Conductor Bob Bernhardt
Nightlites Series presents “Born in the USA”
The Louisville Orchestra
Conducted by Bob Bernhardt
Review by Annette Skaggs
Entire contents are copyright © 2013 Annette Skaggs. All rights reserved.
When the Louisville Orchestra announced their line-up for the 2013-2014 season imagine my excitement when I saw “Born in the USA” as a headlining program. No, it was not me thinking that Bruce “The Boss” Springsteen was going to perform with our group but that I was going to hear some of my favorite composers’ works all in the same night. When I was in college I learned more about and became even more enamored with the composers that became the embodiment of Americana: Bernstein, Rodgers, Gould, Williams, Gershwin and Copland.
The evening began with Leonard Bernstein’s Candide Overture. If you are unfamiliar with Candide, it is a comic operetta based on a novella written by Voltaire that tells the story of Candide and how he copes with love and loss. It has had several Broadway revivals and is a favorite among high school and college theater/musical arts programs too. The Overture itself has become part of many orchestral repertoires. I dare say that our devoted Orchestra could probably play Candide from memory. Their performance was bright and cheery and a wonderful start to a fun evening.
Next up, a selection of Richard Rodgers’ (of Rodgers and Hammerstein acclaim) Oklahoma! I will be honest, this is not my favorite Broadway show but through the Orchestra’s great timing with sounds that one does not normally hear in orchestral music (i.e. a horse clopping) and the unexpected serenading that I was receiving from the audience when familiar tunes would fill the Brown Theater (and a recent performance from Hugh Jackman) I may have to be a bit more open to the Oklahoma! experience.
Of the six composers on the bill this evening I was not too familiar with Morton Gould and his American Salute. Lucky for me and the audience we have a great conductor in Bob Bernhardt who often shares great tidbits of information before and after selections. Through Maestro Bernhardt we learned that Mr. Gould was rather busy in that he had works commissioned not only by orchestras throughout the US but also The Library of Congress and New York City Ballet as well as having pieces in the United States Bicentennial celebrations. In Mr. Gould’s American Salute, a piece imbued American patriotism through and through, the Orchestra played with verve and reverence for what the piece represented.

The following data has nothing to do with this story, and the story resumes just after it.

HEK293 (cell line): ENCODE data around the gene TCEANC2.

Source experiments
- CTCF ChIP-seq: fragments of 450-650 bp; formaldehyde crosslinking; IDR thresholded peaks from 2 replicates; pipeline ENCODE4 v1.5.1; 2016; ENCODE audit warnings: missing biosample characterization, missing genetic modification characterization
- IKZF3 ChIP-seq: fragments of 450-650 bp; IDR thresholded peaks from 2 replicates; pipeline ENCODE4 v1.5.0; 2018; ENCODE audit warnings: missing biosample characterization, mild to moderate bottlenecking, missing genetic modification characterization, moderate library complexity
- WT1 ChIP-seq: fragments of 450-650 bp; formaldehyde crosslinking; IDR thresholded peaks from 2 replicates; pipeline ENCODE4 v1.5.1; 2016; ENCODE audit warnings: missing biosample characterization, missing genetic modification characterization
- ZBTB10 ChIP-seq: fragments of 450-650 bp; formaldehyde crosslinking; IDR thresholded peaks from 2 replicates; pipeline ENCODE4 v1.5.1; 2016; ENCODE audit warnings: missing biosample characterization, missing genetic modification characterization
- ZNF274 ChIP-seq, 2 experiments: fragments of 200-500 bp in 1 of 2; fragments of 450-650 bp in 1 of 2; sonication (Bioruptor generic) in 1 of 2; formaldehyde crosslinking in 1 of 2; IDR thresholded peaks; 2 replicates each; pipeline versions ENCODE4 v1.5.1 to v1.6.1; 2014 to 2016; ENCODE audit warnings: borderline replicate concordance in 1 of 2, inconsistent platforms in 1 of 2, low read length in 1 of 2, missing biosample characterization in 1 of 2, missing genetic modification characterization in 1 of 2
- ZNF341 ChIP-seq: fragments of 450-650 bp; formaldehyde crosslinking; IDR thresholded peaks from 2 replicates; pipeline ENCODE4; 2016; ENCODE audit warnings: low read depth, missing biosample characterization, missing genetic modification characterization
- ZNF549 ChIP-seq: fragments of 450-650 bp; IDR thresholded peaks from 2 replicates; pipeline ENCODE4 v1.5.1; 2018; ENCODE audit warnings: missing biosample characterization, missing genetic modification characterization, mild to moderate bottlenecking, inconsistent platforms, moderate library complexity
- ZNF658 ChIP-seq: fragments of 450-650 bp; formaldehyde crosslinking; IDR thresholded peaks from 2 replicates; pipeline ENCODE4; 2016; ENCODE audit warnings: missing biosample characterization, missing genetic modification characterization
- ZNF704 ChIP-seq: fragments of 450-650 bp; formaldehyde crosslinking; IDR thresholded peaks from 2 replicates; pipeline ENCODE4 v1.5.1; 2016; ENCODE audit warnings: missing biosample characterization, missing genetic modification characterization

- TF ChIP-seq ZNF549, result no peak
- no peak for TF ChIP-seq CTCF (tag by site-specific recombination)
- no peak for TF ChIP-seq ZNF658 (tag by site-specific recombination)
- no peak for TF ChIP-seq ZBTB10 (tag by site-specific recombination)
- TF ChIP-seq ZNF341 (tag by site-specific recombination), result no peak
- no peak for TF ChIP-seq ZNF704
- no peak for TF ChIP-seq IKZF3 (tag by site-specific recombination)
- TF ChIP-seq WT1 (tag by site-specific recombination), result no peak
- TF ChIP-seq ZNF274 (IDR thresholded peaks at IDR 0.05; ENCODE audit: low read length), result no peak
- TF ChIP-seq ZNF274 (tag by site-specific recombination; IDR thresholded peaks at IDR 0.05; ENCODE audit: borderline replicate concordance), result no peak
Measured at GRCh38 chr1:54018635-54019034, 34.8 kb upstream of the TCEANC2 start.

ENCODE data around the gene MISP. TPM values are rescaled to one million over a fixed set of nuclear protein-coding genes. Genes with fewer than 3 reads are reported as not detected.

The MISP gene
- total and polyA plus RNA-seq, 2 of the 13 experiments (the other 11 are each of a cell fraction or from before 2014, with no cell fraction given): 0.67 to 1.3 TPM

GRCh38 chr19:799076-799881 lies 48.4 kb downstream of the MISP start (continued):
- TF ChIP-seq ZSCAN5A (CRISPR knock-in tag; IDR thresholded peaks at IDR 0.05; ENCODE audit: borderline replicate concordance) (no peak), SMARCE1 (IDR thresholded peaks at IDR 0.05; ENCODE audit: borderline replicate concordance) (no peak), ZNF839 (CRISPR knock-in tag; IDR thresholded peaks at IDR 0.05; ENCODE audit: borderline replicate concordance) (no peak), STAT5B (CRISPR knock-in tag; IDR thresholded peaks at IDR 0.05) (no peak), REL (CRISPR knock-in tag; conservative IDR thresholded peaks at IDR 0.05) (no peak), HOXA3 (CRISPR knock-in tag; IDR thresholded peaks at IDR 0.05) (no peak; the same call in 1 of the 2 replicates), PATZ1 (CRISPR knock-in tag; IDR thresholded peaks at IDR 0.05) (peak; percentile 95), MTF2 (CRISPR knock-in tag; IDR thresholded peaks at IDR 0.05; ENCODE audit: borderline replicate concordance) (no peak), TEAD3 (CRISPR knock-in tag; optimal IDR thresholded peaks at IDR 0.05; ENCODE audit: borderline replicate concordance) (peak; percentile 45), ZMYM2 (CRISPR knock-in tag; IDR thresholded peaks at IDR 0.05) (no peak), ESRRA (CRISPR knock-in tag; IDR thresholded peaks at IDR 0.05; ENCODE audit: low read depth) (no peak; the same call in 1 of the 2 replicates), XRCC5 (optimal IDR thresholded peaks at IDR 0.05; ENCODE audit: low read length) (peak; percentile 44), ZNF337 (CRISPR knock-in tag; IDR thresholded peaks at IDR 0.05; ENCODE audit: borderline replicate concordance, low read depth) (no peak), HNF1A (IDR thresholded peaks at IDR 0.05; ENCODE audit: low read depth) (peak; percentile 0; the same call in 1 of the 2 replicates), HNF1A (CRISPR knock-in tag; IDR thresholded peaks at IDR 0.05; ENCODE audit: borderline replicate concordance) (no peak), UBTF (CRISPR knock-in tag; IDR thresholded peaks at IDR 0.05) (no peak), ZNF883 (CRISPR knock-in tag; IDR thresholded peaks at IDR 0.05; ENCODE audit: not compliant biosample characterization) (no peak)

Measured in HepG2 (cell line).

One of the valuable facets of the Nightlites series with Mo. Bernhardt, he usually shares insightful background for the evening’s selections, and this performance was no exception. The conductor shared with the audience a little known fact about one of the most prolific of composers in the 20th-21st centuries, John Williams. Did you know that he is an EGGGO? What that means is that Mr. Williams has received at least one Emmy, Golden Globe, Grammy and Oscar award. I won’t bore you with the actual numbers but he can add another jewel to that crown: he has also won a National Medal of Arts too. Quick trivia, there is one other composer that has done the same, do you know who? Don’t look it up. I’ll tell you at the end of the review.
Next on the program was With Malice Toward None from Mr. William’s score for the Steven Speilberg film Lincoln. Let me tell you, the LO was able to bring me back to the first time that I had heard this piece in the movie and how it moved me then. Sweeping strings and deep resonance prove just how powerful music can enhance one’s surroundings. This particular composition is played during Lincoln’s acceptance speech and as Lincoln was a great orator, the orchestra certainly allowed the piece to rise to the occasion.
The Selections from Porgy and Bess by George Gershwin was a great follow-up. The familiar themes of the story of Porgy and Bess and their hardships and triumphs were heard throughout every instrument on stage that evening, especially as just a few weeks prior Louisville was entertained by one of Broadway’s most successful Bess’ – Audra McDonald. I dare say that some of that concert was still bright and clear in the Orchestra’s ears and fingers. This particular arrangement was of R. R. Bennett’s creation and if you know anything about this particular musician he is the go-to guy on Broadway for arranging such compositions.
The evening ended with Appalachian Spring by Aaron Copland, written for ballet dancer Martha Graham, I get swept up in the sounds of nature that are imitated by the orchestra throughout the piece and envision dancers creating beautiful moves that accompany such sumptuous music. The piece is born of pure Americana, employing the Shaker hymn Simple Gifts as a theme scattered throughout. The Louisville Orchestra understood the simplicity and attention to the subtle nuances of what this piece calls for, calling upon light flutes and strings, startling brass to portray quick passages that make your heart beat faster.
A very enjoyable evening of orchestral entertainment, if only it hadn’t been so short. I could have sat there for another hour. So many more American artists that could have been explored, so I am guessing that might happen next year?
And my trivia question answer: Marvin Hamlisch.
Nightlites: Born in the U.S.A.
November 21 & 22, 2013 at 8pm
W.L. Lyons Brown Theatre
315 West Broadway
Louisville, KY 40202